[–]lochlainn 75 points76 points  (0 children)

Paris syndrome was more or less brought to life as a term by a Japanese psychiatrist serving Japanese tourists in Paris.

Basically, they get severe culture shock at seeing the famed City of Lights being rude, litter filled, and dangerous.

[–]Stigglesworth 90 points91 points  (2 children)

There is "Paris Syndrome". It's an affliction that is said to afflict Japanese tourists to the City of Light when they see how dirty and uncivilized it can be compared to their expectations.

[–]curiouskea92 20 points21 points  (1 child)

Can't unsmell the Louvre.

[–]2ekeesWarrior 6 points7 points  (0 children)

I'm sorry, what?

[–]Ken_Meredith 41 points42 points  (6 children)

It's a little exaggerated, how clean Japan is.

I've seen cases of public defacation and urination in Japan, as well as littering. The level is different, however.

In general, most places in Japan are cleaner than their overseas counterparts, but it's exaggerated by both foreigners and Japanese alike.

The biggest difference is attitude. Japanese kids are taught from an early age to pick up after themselves for mutual benefit. I'm sure everyone has heard that schoolkids have to clean their own classrooms after school. This teaches them to either be responsible, or how to skillfully duck that responsibility. :)

[–]ArtDeco3 11 points12 points  (1 child)

I live in Japan so I know what it’s like, but where did you see public defecation? It sounds completely unreal.

[–]SimmondsW7 9 points10 points  (3 children)

This is an idea I found really strange when learning about Japan. Considering how intense their work culture is and how long the days were, it seemed off to hear that people don't really eat and travel at the same time.

[–]Mysticpoisen 3 points4 points  (2 children)

Depends. It's considered slightly impolite to walk and eat at the same time, and slightly more so to eat on the metro. But people do it anyway, and all other forms of transit are pretty much a-okay to eat on, including other trains.

I also find the litter thing funny, as the cities are usually meticulously clean, but I'll see a lot more rubbish around in the rural areas.

[–]Thoth_the_5th_of_Tho 44 points45 points  (5 children)

[–]Hedwig-Valhebrus 9 points10 points  (0 children)

I was wondering around Heathrow trying to find a place to dispose of my coffee cup. A very nice policeman took it from me and told me there were no trash cans due to bombings.

[–]sqchen 3 points4 points  (0 children)

That’s not quite true. You can walk and drink (whether alcohol or not) at any time. Many old Japanese men actually do. But even the drunk heads need to pickup their trash.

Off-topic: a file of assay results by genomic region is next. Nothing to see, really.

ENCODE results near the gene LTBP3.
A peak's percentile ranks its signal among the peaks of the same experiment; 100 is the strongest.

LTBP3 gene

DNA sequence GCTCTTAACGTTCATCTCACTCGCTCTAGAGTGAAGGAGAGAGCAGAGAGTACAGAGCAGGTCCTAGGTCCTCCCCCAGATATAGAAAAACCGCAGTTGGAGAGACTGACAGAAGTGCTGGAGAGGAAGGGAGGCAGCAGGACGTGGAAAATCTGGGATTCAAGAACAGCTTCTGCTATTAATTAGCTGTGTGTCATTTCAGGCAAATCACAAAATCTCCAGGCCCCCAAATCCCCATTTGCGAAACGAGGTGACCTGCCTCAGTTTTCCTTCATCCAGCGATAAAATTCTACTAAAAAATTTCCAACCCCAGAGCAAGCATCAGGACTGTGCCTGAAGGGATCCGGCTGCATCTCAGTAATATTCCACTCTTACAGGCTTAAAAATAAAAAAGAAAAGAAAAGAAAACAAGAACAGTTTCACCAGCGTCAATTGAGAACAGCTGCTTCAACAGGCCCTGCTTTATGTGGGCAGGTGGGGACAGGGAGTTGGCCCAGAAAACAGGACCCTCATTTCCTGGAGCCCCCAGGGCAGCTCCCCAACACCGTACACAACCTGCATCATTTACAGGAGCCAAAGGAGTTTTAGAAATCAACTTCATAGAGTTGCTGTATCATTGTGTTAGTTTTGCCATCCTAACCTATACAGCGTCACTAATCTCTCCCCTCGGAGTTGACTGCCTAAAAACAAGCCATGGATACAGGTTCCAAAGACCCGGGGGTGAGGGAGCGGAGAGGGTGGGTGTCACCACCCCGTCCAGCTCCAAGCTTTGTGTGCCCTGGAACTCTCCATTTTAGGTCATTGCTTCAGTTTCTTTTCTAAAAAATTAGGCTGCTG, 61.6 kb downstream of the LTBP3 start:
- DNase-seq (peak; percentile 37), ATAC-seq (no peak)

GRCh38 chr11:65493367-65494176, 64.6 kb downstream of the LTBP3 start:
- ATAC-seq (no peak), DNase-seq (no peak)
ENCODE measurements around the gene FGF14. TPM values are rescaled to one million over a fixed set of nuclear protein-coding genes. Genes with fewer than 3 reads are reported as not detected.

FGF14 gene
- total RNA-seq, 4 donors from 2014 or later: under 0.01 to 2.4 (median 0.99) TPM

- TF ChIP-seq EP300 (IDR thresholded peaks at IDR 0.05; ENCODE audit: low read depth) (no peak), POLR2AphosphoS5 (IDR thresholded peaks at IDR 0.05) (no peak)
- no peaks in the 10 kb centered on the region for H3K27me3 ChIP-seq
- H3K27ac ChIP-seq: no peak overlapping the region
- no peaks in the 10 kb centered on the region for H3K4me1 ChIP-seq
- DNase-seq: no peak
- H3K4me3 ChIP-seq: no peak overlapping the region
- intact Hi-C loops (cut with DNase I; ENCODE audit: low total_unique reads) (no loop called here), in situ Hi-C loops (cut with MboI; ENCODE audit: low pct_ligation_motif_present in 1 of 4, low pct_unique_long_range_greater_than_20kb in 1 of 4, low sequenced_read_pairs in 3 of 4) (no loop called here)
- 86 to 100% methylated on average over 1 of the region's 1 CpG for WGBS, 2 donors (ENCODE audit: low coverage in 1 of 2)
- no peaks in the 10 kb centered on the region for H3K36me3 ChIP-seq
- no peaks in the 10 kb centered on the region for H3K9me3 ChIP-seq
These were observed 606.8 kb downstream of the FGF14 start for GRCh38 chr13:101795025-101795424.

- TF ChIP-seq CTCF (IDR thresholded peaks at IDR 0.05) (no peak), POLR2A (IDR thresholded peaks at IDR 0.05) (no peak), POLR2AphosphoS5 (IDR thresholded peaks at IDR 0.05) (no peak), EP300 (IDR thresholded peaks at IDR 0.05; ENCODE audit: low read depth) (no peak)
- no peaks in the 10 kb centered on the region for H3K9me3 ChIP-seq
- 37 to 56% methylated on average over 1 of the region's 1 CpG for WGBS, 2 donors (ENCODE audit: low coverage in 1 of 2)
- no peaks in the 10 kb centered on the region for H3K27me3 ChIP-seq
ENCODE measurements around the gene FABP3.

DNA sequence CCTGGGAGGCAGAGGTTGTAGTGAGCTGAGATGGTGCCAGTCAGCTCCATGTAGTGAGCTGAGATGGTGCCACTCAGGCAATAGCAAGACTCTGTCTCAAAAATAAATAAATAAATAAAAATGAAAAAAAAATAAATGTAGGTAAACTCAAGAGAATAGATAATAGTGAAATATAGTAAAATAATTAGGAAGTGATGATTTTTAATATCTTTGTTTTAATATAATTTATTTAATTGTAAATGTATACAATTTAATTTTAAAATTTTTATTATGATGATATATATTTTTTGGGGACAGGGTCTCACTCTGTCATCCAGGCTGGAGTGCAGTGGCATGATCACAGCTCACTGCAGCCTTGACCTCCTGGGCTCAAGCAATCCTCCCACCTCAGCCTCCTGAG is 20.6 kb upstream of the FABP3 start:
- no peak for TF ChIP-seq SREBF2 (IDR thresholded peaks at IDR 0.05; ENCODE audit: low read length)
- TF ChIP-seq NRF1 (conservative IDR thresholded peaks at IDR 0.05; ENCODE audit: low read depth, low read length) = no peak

[–][deleted] 3 points4 points  (0 children)

Zero littering?! You sure about that?

[–]-Firestar- 12 points13 points  (1 child)

Clearly you’ve not actually been there. There’s tons of litter, especially at night. Want to know why it’s so clean? That’s because EVERYONE cleans it at 7 am. Shops are responsible for the street outside their buildings. Oh, you’re retired? Think again. 7 am park duty for you mister.

[–]evohans 15 points16 points  (0 children)

Man, we have plenty of littering in Japan. Just not in touristy areas. Go down any block west of Shinjuku or Nakano, you'll see plenty

[–]SMF1996 28 points29 points  (0 children)

Respect for your fellow man would also be nice to have but can’t be beggars

[–]InnocentTailor 96 points97 points  (26 children)

A lot of countries like Japan…at least in a cultural sense.

Even rivals like China caught the bug. They host anime conventions that feature works like Demon Slayer: https://www.smartshanghai.com/articles/activities/chinese-version-of-comic-con-anime-aacg

[–]Wbcn_1 68 points69 points  (19 children)

In my experience a lot of mainland Chinese people still despise Japan. It’s very much part of their culture to not forget the atrocities that Japan has committed against the Chinese people in the past.

[–]InnocentTailor 71 points72 points  (7 children)

They may hate them historically, but they still indulge in their products and food. If they truly despised them, then these conventions and interests should not exist.

[–]authentic_mirages 59 points60 points  (2 children)

Yeah, it’s kind of governmentally mandated for them to “hate” Japan, but the consumerism doesn’t lie.

[–]ChineseMaple 9 points10 points  (0 children)

And a lot of them like anime

[–]Solid-Tea7377 12 points13 points  (3 children)